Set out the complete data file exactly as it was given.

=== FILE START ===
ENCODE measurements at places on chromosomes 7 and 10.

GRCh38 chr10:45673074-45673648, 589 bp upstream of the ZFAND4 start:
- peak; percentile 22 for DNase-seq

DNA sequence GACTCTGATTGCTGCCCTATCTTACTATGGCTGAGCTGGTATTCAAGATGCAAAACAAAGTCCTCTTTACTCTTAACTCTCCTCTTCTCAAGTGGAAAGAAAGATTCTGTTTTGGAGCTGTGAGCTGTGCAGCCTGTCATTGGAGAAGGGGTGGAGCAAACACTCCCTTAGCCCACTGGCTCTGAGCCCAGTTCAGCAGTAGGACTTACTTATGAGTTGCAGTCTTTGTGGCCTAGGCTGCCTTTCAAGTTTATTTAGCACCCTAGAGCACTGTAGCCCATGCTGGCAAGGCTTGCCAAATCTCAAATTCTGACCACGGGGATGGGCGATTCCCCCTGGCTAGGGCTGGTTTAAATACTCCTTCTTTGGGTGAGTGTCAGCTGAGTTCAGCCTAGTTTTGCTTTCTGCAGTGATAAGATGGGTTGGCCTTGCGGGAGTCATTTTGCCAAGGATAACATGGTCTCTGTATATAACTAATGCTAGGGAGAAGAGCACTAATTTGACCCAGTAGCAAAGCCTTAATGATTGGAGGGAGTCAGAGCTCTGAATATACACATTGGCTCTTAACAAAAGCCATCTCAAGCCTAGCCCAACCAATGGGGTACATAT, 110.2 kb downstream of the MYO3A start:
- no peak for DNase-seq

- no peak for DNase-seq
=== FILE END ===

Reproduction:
ENCODE measurements at places on chromosomes 7 and 10.

GRCh38 chr10:45673074-45673648, 589 bp upstream of the ZFAND4 start:
- peak; percentile 22 for DNase-seq

DNA sequence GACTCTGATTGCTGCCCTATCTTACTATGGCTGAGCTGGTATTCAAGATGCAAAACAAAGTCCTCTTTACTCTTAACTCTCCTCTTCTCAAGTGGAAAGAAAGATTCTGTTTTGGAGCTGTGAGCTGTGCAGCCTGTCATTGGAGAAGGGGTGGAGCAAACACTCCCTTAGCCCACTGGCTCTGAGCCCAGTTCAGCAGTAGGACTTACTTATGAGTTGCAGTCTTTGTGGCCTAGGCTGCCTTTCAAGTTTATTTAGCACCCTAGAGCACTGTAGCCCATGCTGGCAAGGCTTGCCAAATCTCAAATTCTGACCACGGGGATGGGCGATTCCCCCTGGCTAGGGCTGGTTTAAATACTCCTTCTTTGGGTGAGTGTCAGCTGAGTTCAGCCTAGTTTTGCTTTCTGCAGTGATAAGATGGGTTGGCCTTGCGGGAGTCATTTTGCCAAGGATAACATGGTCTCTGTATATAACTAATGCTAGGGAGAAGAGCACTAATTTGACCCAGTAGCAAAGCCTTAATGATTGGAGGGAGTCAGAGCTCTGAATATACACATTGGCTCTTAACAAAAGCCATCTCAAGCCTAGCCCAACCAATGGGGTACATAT, 110.2 kb downstream of the MYO3A start:
- no peak for DNase-seq

- no peak for DNase-seq